Cross-country Transmission Effect of the U.S. Monetary Shock under Global Integration
November 26, 2013
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Monetary policy shocks in the United States are considered a significant cause of economic fluctuations in other countries. We study empirically how the spillover effects of such shocks have changed as a result of the recent deepening of global integration. We consider shocks to the Federal Funds rate and examine how domestic production in a number of advanced, Latin American, and Asian countries were affected by these shocks during the 1990s and 2000s. We show that contractionary U.S. monetary policy shocks reduced domestic production in most of the sampled countries during the 1990s. During the 2000s, by contrast, the adverse effects were moderated. To explore the reasons behind the weakened spillover effects, we construct a DSGE model and examine the theoretical implications of the recent changes in economic structure, including global integration. In addition, we estimate response of trade and financial variables as well as policy instruments to U.S. monetary policy shocks. Our model combined with the empirical exercises suggests that, despite being enhanced by deepened trade integration, spillover effects may be decreasing due to a decline in the relative importance of the U.S. economy, and to regime switches in domestic monetary and exchange rate policy in non-U.S. countries. Though we empirically find a sign of short-run financial contagion during the 2000s, its effect upon the real economy was minor, possibly reflecting its low persistence.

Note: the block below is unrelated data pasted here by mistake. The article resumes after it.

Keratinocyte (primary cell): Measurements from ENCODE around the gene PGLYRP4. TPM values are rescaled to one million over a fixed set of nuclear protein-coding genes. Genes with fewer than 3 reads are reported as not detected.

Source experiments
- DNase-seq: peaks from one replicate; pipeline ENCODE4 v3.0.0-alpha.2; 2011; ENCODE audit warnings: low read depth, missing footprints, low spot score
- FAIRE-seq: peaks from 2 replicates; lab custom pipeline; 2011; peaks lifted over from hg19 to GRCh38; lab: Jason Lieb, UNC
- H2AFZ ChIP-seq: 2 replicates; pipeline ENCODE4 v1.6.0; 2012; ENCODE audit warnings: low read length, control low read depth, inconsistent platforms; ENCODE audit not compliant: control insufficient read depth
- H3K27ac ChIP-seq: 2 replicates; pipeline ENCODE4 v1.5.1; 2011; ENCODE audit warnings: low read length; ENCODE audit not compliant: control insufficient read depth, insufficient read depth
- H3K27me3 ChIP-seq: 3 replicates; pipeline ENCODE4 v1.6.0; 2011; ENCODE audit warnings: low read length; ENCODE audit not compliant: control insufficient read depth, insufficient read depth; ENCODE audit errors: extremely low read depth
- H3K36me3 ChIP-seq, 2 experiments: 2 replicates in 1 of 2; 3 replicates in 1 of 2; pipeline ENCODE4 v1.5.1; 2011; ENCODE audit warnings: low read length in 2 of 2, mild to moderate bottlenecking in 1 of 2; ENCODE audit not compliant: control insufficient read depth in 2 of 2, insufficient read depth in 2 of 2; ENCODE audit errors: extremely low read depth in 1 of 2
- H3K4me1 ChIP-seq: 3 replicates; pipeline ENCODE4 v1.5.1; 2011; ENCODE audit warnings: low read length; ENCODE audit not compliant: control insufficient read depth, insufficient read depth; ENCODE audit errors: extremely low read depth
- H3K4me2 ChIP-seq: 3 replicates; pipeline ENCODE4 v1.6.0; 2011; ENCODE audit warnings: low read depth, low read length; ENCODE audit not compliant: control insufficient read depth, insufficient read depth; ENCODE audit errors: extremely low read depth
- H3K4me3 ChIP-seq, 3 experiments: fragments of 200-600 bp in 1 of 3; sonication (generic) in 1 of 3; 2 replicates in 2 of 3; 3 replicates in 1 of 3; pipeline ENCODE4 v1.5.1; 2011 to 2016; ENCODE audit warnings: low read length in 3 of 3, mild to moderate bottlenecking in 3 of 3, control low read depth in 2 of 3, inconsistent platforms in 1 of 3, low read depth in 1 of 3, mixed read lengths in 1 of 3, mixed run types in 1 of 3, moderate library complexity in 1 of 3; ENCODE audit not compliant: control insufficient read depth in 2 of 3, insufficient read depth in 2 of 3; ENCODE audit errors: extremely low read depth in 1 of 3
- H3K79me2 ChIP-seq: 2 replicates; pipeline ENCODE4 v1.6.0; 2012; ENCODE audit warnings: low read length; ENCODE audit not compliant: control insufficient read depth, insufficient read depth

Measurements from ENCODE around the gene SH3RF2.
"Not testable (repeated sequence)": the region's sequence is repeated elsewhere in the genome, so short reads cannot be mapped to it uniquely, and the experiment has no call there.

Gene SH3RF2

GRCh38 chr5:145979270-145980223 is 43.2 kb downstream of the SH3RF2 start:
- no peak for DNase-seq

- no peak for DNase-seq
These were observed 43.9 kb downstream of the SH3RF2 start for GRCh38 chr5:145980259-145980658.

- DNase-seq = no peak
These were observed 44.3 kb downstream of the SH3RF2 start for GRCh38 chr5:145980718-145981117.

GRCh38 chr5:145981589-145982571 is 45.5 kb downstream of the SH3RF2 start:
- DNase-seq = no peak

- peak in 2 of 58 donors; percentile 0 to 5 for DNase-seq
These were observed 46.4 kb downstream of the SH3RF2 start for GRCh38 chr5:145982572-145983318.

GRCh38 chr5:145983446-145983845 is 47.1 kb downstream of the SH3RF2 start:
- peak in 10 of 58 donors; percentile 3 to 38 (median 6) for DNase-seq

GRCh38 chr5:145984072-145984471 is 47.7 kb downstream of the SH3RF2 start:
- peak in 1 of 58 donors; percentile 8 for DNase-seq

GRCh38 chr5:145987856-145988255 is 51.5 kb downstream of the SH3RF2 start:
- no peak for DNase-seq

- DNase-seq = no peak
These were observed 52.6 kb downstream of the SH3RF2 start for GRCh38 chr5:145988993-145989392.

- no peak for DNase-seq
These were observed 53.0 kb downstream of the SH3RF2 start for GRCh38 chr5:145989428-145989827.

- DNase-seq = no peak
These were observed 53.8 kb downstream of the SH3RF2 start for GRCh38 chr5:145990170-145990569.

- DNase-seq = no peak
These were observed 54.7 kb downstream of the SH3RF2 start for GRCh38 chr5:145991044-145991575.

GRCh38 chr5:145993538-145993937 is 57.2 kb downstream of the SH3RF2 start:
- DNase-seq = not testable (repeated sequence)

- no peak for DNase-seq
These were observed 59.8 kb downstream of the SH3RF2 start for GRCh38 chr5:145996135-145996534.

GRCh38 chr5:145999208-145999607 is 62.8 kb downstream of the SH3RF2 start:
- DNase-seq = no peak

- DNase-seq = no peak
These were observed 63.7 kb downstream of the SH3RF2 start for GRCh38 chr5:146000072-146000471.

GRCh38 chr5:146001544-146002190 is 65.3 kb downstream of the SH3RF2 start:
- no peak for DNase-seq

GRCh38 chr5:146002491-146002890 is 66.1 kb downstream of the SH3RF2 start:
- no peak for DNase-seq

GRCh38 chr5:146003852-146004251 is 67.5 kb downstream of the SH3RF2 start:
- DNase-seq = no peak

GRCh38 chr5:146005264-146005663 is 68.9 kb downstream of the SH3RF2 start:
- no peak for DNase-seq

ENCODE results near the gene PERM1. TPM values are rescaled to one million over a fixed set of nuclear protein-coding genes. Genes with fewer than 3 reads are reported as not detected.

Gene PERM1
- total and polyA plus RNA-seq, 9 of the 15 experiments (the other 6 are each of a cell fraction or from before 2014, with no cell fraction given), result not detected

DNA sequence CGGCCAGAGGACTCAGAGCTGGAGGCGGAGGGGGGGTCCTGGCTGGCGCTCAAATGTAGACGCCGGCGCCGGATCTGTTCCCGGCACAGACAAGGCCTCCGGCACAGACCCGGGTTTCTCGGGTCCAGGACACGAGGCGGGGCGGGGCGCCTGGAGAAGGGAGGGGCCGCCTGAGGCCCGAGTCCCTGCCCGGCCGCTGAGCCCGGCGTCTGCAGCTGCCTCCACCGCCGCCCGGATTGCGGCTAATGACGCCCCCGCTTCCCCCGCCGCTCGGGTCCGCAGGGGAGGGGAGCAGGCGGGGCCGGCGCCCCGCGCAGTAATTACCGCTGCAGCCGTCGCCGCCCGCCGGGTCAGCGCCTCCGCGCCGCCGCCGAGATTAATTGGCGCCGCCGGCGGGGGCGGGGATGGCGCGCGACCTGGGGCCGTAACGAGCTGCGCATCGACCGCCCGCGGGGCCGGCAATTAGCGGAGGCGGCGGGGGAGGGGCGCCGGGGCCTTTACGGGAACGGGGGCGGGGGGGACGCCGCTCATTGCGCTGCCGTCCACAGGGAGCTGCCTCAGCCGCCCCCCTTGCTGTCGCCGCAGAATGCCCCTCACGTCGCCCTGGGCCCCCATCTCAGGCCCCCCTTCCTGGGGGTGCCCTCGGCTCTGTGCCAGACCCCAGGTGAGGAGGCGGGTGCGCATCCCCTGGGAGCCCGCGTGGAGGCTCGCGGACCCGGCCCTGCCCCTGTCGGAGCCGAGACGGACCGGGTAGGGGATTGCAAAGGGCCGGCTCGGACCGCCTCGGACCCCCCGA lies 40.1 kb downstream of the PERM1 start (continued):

U.S. Monetary Policy; Spillover Effect; Financial and Trade Linkages
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